SAN ANTONIO -

Nov. 22 will mark the 50th anniversary of President John F. Kennedy’s assassination in Dallas. 

Just one day before his death, Kennedy stopped and made one of his last speeches at what was then Brooks Air Force Base in San Antonio.

"There he (was), big as life: the President of the United States. This man was Camelot,” recalled Philip Jameson. 

Jameson, an 18-year-old then assigned to Brooks, remembered his encounter with the famous president like it was yesterday.

"I've been waiting for 50 years to tell somebody about this,” said Jameson, who now resides in Florida.

Jameson is back in San Antonio to do just that. 

Filmmakers spent Tuesday at Brooks City Base documenting President Kennedy’s last 24 hours, part of which were spent in San Antonio. The crew is creating a two-hour documentary for the National Geographic Channel. 

Producer Robert Erickson wanted to stray away from a documentary that focused on the President’s assassination.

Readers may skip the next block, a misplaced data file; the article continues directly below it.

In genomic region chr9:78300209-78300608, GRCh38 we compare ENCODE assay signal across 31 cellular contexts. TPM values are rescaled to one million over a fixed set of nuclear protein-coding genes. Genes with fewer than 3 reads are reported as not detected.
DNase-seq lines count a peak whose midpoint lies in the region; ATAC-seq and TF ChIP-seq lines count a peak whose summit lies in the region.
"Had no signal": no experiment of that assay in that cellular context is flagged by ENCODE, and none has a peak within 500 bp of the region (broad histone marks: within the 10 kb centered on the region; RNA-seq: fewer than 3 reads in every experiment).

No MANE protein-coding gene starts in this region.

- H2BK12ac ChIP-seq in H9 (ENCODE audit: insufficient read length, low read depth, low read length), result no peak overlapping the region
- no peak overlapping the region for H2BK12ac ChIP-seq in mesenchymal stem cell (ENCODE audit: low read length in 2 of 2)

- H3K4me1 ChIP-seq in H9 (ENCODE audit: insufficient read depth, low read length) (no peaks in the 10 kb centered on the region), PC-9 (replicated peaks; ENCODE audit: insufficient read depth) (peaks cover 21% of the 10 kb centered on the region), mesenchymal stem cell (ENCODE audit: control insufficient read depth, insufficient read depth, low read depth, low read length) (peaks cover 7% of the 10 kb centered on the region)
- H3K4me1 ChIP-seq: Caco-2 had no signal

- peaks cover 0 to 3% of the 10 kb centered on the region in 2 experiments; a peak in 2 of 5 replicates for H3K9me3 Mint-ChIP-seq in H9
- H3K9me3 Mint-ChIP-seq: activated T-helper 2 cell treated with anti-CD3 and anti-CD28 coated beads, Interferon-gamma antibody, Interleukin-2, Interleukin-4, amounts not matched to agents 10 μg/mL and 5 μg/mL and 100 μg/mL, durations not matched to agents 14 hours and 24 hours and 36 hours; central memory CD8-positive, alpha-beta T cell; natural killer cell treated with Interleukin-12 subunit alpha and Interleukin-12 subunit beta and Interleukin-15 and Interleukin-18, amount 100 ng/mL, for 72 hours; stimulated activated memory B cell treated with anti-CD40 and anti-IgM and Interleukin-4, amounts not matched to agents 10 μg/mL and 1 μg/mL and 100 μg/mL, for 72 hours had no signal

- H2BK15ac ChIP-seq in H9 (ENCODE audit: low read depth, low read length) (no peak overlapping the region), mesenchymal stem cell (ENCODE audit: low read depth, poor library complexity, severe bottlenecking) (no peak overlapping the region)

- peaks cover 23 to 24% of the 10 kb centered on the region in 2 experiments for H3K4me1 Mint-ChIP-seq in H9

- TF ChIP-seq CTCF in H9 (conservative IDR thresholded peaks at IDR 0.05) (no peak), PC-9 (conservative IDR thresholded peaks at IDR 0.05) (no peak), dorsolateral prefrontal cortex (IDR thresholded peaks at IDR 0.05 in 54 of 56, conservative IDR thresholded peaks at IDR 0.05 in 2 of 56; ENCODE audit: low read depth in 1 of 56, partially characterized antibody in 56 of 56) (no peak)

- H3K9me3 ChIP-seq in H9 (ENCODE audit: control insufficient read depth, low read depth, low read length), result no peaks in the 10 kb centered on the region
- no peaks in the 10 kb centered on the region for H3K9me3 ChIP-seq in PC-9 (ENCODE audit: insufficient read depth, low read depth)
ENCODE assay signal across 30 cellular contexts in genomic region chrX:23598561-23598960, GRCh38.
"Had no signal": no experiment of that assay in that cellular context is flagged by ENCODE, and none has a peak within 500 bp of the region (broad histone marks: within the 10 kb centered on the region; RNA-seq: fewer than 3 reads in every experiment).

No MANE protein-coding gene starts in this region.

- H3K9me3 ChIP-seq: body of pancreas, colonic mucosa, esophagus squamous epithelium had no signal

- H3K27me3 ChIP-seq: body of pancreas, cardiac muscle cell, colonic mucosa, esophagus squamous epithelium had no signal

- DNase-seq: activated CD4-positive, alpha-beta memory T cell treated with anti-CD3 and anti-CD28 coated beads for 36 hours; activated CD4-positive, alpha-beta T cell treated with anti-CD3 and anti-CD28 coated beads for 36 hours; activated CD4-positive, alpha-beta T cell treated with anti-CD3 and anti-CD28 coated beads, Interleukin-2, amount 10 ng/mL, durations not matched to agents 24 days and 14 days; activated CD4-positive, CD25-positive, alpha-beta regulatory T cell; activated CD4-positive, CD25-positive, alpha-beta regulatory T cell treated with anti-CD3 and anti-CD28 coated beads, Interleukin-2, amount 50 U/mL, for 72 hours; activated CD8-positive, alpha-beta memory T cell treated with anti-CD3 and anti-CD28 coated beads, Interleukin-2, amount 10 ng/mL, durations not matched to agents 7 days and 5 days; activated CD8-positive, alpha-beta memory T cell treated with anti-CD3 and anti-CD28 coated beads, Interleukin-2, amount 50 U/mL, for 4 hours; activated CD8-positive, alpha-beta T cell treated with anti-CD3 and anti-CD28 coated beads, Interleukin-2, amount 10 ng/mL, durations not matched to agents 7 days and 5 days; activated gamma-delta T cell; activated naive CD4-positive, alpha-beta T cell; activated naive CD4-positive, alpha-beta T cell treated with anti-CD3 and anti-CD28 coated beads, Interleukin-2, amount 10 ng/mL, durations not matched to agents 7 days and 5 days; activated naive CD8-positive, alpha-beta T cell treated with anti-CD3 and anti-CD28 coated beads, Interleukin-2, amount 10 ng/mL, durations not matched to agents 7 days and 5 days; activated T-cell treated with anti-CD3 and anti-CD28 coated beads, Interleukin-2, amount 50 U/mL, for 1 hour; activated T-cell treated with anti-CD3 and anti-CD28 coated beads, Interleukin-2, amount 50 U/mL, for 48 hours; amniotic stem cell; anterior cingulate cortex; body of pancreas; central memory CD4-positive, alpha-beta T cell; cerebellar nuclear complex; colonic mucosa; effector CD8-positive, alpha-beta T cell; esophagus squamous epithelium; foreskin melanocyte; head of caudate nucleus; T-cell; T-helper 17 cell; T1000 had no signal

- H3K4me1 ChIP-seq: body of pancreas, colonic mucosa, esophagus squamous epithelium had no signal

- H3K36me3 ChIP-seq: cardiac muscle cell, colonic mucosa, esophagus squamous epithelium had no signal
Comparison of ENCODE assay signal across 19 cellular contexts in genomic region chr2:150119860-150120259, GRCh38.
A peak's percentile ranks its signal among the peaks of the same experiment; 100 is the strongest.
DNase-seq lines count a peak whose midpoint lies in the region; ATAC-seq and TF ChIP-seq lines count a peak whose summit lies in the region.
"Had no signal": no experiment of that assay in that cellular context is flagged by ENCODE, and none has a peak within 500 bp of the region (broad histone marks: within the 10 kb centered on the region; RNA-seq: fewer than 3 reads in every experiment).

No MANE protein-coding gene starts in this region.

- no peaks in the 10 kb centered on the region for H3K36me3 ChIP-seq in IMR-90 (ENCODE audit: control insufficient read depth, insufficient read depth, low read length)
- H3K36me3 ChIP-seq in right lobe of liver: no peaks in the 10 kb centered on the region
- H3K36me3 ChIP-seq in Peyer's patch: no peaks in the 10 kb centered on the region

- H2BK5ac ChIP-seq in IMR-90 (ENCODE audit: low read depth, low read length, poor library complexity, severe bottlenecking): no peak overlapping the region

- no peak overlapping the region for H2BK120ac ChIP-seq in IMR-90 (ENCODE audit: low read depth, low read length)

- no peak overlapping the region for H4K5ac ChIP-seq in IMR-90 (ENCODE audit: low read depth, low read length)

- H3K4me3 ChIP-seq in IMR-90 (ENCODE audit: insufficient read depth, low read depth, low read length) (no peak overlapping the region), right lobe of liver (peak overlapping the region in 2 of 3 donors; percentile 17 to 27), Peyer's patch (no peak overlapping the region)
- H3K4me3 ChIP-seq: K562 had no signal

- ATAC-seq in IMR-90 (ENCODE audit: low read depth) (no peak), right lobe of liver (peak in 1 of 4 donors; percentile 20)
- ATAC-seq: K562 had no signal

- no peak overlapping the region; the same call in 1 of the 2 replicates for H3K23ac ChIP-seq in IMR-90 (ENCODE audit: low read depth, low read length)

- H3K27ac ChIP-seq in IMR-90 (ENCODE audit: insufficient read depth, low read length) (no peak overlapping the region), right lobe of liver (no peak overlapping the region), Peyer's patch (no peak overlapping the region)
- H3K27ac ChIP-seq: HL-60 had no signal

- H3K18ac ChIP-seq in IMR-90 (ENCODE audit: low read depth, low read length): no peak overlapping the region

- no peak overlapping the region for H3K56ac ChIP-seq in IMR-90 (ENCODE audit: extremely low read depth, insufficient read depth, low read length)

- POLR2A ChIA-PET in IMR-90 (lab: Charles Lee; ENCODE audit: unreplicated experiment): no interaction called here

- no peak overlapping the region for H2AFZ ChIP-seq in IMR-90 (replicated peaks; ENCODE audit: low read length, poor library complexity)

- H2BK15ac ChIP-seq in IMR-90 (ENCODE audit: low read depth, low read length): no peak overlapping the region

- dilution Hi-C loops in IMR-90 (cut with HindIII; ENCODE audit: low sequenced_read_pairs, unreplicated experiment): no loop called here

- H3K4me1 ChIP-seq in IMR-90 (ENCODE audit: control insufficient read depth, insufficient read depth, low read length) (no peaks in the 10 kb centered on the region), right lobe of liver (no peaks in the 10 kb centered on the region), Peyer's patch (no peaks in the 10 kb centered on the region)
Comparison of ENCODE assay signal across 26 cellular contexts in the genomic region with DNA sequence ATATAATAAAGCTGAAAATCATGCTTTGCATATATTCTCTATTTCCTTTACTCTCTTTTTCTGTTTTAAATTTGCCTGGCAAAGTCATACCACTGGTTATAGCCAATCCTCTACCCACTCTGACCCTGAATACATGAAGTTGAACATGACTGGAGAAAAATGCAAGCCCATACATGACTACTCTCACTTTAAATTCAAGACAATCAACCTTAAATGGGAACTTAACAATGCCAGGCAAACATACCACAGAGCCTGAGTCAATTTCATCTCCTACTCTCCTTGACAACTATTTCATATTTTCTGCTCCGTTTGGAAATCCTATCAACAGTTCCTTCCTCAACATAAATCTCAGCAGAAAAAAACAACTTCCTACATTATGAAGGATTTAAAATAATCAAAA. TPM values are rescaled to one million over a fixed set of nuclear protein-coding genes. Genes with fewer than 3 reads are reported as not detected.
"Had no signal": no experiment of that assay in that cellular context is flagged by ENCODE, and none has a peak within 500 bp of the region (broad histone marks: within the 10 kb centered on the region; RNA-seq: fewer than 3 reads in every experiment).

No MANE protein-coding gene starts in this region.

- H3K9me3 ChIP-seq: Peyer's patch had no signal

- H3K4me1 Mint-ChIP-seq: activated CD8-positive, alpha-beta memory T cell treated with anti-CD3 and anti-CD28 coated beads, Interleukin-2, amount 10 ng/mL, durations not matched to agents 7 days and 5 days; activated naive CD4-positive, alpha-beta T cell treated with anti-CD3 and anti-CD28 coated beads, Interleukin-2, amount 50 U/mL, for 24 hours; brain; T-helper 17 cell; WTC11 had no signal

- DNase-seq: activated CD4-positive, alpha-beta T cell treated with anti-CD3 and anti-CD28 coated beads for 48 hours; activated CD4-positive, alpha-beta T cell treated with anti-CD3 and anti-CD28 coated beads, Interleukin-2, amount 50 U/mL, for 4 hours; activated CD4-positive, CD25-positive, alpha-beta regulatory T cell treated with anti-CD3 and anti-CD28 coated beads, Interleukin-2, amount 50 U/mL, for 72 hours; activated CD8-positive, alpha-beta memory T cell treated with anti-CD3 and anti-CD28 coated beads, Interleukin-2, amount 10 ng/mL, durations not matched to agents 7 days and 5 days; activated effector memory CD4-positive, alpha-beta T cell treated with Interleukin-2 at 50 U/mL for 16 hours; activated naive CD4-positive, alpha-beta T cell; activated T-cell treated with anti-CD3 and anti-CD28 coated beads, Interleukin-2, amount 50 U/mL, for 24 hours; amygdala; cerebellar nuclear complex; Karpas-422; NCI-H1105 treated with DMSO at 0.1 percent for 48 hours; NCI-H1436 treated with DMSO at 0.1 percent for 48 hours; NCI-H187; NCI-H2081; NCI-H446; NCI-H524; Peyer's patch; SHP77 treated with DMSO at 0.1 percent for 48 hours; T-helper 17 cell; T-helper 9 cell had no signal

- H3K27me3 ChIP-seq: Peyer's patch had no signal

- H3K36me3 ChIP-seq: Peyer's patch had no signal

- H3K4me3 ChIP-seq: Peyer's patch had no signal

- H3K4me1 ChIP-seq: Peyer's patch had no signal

"So we thought we'd do a different take for National Geographic, something that celebrated the legacy of Kennedy, the man, to see his character unveiled,” said Robert Erickson, Producer of “JFK: the Final 24 Hours."

The documentary will also include an account from Dr. Billy Welch, a San Antonian who worked at Brooks Air Force Base at the time of President Kennedy’s visit. 

The President took an unscheduled tour of the base after his speech, where Welch showed him and the First Lady a hypobaric chamber.  A revolutionary experiment inside the chamber was underway for the nation’s space program.

The hypobaric chamber has not been moved, and served as the backdrop for the documentary’s interviews.  A window in the hypobaric chamber is still known as the “Kennedy window” because it is where he stopped to talk to four men inside of the chamber who were part of the experiment. 

One of the men inside was 18-year-old Philip Jameson.

“The minute he walked around the corner and that Boston accent came out, it was like, there he is, now we’re talking,” recalled Jameson.

President Kennedy then passed along a compliment, using his famous adage.

“He told me, you are the perfect model of, 'Ask not what your country can do for you, but what you can do for your country,'” said Jameson.

Sadly, 21 hours later, President Kennedy would be assassinated. 

But, it is the personal interactions just before his death the documentary hopes to highlight.

The-two hour documentary is set to air in November on the National Geographic channel.

For a list of recent stories Justin Horne has done, click here.